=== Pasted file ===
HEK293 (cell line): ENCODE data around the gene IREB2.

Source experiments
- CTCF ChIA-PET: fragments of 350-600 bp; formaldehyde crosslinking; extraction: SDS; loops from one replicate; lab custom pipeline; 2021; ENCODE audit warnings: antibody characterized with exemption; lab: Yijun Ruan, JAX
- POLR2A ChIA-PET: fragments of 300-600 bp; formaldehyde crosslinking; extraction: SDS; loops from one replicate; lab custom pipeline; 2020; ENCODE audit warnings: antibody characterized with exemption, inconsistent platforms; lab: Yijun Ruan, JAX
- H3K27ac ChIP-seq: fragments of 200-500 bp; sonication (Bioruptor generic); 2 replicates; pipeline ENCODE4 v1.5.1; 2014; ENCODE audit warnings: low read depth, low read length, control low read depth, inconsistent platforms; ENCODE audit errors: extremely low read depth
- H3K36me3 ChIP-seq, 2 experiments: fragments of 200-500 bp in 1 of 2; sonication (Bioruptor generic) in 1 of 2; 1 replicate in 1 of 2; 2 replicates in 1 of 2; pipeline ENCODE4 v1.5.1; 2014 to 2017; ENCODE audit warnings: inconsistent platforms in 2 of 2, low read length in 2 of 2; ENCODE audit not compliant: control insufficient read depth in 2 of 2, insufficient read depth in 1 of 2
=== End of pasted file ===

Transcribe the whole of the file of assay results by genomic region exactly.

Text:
HEK293 (cell line): ENCODE data around the gene IREB2.

Source experiments
- CTCF ChIA-PET: fragments of 350-600 bp; formaldehyde crosslinking; extraction: SDS; loops from one replicate; lab custom pipeline; 2021; ENCODE audit warnings: antibody characterized with exemption; lab: Yijun Ruan, JAX
- POLR2A ChIA-PET: fragments of 300-600 bp; formaldehyde crosslinking; extraction: SDS; loops from one replicate; lab custom pipeline; 2020; ENCODE audit warnings: antibody characterized with exemption, inconsistent platforms; lab: Yijun Ruan, JAX
- H3K27ac ChIP-seq: fragments of 200-500 bp; sonication (Bioruptor generic); 2 replicates; pipeline ENCODE4 v1.5.1; 2014; ENCODE audit warnings: low read depth, low read length, control low read depth, inconsistent platforms; ENCODE audit errors: extremely low read depth
- H3K36me3 ChIP-seq, 2 experiments: fragments of 200-500 bp in 1 of 2; sonication (Bioruptor generic) in 1 of 2; 1 replicate in 1 of 2; 2 replicates in 1 of 2; pipeline ENCODE4 v1.5.1; 2014 to 2017; ENCODE audit warnings: inconsistent platforms in 2 of 2, low read length in 2 of 2; ENCODE audit not compliant: control insufficient read depth in 2 of 2, insufficient read depth in 1 of 2